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Instance variables can be defined in functions with self.<var name>, and I prefer to define all the ones that I will be using in the __init__ method for my own organization. Class variables are defined outside of methods and are shared between all functions, even when changed. For example, If I were to change Murphy’s genus to ‘cat’ or something absurd, Champions’ genus would change as well. Also, classes can inherit other classes. Here is an example, assuming that the previous class-related code was imported previously.

from dogs import Dog 

class Labrador(Dog):
    def is_purebred(self):
        return True

if __name__ ==' __main__'
# the class labrador would have the same 
# methods, class vars and instance vars as
# the previous dog class.
marley = Labrador("Marley", 14)
if marley.sheds():
    print("Labs shed a lot.")

if marley.is_purebred():
    print("This dog is pure!")

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In this example, I imported some of the previously written code. When you call the import statement, Python searches in a few places for your code. The places that it searches are called the PYTHONPATH, and your current directory is included. When you import another file in Python, the filename is omitted. Here is another import example:

import os

from dogs import Dog

name = os.getenv('DOG_NAME')
age = os.getenv('DOG_AGE')

dog = Dog(name, age)

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In this import example, the standard library module os was used. This module gives access to operating system functions while remaining platform agnostic, so functions will work on any OS.

The order for imports, while not enforced, usually goes like this:

import standard_library

import pypi_module

import local_module

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To install a PyPI module, run the command pip install <name>. Common modules include requests, a really simple HTTP REST request library, Flask, a popular and lightweight HTTP server framework, and Pillow, an image manipulation library. Many, many more exist, and can be found on PyPI.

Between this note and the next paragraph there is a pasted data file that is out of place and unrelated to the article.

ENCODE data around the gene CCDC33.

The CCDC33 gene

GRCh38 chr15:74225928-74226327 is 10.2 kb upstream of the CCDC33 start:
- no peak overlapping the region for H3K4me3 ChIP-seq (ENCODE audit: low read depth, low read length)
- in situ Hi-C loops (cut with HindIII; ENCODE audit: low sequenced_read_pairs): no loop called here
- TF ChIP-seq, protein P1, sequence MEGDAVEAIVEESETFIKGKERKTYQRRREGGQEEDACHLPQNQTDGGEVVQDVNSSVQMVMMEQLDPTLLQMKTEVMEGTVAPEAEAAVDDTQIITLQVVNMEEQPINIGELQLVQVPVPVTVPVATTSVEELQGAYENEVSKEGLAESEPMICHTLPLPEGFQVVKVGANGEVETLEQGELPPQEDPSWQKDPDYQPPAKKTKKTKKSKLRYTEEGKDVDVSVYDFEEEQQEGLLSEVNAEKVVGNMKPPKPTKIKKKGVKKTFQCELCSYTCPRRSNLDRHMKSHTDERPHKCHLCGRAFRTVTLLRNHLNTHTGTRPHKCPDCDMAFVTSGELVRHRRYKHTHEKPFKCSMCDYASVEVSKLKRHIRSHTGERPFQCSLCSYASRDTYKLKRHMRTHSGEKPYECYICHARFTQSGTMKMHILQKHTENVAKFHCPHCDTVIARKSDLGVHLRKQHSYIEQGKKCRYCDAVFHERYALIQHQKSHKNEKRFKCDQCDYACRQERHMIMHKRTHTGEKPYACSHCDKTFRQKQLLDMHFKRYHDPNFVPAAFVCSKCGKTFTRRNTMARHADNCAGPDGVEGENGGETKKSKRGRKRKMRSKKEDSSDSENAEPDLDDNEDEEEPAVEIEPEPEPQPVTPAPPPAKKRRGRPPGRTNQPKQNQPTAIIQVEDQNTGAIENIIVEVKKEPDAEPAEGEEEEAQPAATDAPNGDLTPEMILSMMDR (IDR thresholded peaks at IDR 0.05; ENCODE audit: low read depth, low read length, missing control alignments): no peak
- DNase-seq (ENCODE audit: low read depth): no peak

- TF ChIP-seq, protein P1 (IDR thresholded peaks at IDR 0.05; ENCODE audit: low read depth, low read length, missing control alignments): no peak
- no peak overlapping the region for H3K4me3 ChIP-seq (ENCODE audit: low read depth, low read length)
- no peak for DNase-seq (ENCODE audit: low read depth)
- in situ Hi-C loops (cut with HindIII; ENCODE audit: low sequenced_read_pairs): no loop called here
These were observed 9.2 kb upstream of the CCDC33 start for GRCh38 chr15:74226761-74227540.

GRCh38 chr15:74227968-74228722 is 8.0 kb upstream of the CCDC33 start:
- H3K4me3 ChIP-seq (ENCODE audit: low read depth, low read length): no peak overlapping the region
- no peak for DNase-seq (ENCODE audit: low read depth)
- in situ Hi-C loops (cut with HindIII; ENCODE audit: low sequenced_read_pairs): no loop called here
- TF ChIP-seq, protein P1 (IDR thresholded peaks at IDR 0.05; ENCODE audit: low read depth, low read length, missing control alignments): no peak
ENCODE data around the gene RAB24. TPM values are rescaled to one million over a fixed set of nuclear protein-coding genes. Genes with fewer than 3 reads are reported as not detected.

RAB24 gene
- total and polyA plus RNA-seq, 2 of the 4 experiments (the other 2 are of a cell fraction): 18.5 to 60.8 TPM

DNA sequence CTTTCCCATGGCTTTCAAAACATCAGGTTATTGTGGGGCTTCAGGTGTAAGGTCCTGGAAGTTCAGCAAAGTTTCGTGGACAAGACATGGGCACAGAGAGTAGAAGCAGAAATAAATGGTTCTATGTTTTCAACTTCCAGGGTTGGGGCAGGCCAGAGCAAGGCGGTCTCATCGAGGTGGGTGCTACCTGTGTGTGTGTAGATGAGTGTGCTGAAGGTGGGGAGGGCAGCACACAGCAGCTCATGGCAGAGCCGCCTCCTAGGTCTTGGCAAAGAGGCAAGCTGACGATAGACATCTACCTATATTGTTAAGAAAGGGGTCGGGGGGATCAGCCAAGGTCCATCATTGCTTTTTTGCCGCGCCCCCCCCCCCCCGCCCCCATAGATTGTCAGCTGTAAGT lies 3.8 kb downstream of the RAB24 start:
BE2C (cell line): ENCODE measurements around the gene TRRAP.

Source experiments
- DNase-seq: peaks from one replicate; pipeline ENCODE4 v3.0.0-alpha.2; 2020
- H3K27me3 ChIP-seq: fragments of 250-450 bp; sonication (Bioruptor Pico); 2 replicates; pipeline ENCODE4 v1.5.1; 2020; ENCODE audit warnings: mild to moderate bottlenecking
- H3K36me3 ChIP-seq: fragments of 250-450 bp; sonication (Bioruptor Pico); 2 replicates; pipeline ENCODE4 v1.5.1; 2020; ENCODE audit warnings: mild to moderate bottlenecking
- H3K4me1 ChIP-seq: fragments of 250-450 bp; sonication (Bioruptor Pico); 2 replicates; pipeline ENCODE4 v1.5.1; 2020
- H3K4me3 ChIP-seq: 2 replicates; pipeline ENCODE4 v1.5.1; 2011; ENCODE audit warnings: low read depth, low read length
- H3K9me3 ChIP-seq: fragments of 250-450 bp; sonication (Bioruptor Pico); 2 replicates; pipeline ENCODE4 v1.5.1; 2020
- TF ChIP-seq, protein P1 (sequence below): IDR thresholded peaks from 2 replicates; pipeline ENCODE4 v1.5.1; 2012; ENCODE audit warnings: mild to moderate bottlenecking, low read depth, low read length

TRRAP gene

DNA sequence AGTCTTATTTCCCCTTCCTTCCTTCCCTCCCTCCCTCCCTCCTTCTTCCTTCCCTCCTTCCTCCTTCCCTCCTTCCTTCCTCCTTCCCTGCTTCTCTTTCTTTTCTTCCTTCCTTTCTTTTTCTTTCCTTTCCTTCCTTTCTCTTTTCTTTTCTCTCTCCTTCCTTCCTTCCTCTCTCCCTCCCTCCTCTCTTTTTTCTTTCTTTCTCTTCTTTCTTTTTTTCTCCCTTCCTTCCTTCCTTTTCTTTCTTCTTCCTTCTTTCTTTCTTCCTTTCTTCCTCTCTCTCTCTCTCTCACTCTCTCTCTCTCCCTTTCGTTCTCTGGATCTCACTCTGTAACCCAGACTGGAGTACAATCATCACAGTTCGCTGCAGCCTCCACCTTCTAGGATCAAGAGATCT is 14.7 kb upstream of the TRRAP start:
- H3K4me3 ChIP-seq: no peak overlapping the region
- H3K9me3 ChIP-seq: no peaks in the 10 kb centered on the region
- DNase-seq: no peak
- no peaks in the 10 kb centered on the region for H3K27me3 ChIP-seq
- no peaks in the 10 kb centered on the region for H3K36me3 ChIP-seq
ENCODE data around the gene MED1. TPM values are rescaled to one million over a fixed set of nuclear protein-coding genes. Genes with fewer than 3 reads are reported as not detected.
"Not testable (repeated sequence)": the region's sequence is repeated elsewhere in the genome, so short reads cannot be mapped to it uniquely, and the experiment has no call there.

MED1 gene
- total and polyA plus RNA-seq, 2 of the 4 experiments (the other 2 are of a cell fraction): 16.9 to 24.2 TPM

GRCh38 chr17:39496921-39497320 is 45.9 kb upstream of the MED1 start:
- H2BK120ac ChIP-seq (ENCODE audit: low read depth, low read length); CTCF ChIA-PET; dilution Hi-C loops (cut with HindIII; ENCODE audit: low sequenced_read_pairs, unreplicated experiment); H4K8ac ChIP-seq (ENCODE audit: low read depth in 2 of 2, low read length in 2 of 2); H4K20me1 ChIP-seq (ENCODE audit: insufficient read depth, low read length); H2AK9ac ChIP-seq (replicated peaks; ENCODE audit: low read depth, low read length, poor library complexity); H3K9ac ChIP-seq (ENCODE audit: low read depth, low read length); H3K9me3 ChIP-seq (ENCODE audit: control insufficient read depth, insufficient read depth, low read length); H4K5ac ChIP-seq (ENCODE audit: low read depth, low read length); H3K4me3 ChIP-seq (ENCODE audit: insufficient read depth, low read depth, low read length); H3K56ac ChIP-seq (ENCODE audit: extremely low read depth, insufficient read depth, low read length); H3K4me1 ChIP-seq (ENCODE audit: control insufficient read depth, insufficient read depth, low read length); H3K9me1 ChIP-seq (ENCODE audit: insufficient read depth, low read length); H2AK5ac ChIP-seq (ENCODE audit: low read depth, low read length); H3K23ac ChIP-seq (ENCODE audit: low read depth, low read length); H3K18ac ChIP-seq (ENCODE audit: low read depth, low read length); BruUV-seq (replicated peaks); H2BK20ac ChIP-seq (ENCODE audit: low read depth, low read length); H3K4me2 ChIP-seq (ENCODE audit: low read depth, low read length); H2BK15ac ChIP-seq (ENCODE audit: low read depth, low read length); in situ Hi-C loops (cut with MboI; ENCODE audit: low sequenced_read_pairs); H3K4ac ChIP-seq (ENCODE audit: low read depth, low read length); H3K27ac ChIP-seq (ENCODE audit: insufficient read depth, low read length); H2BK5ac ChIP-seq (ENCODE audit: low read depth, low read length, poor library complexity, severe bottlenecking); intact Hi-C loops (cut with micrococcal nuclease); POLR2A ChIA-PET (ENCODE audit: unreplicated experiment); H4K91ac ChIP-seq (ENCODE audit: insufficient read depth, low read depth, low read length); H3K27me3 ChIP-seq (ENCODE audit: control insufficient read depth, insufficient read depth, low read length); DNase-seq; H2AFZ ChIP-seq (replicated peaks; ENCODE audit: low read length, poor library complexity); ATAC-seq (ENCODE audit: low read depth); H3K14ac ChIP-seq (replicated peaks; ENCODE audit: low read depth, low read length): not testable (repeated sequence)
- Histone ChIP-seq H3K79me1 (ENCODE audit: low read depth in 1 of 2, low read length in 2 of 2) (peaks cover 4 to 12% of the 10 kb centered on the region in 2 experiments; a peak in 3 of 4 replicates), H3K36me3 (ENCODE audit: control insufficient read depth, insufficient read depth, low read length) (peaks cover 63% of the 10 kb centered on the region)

Usually, when working with many Python packages, virtual environments are used. These make a project-level installation of packages, similar to how npm installs packages locally. See here for install instructions.

To use on Windows:

python -m venv env

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To use on MacOS & Linux:

python3 -m venv env
source env/bin/activate

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Then you can install packages as previously stated, but they will install to the virtual environment. To save all of the packages for later use on another system, run pip freeze > requirements.txt. To install packages from a fresh virtual environment:

python3 -m venv env
source env/bin/activate
pip install -r requirements.txt

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All packages in requirements.txt will be installed to the virtual environment. This is equivalent Node’s package-lock.json file and should be committed to your source control.

This concludes Python For Programmers part 3.

Discussion (1)

luciferchase profile image
Lucifer Chase • Edited

Great article 😍Just a small tip, to add syntax highlighting, in your code add the language's name at the beginning like this 😉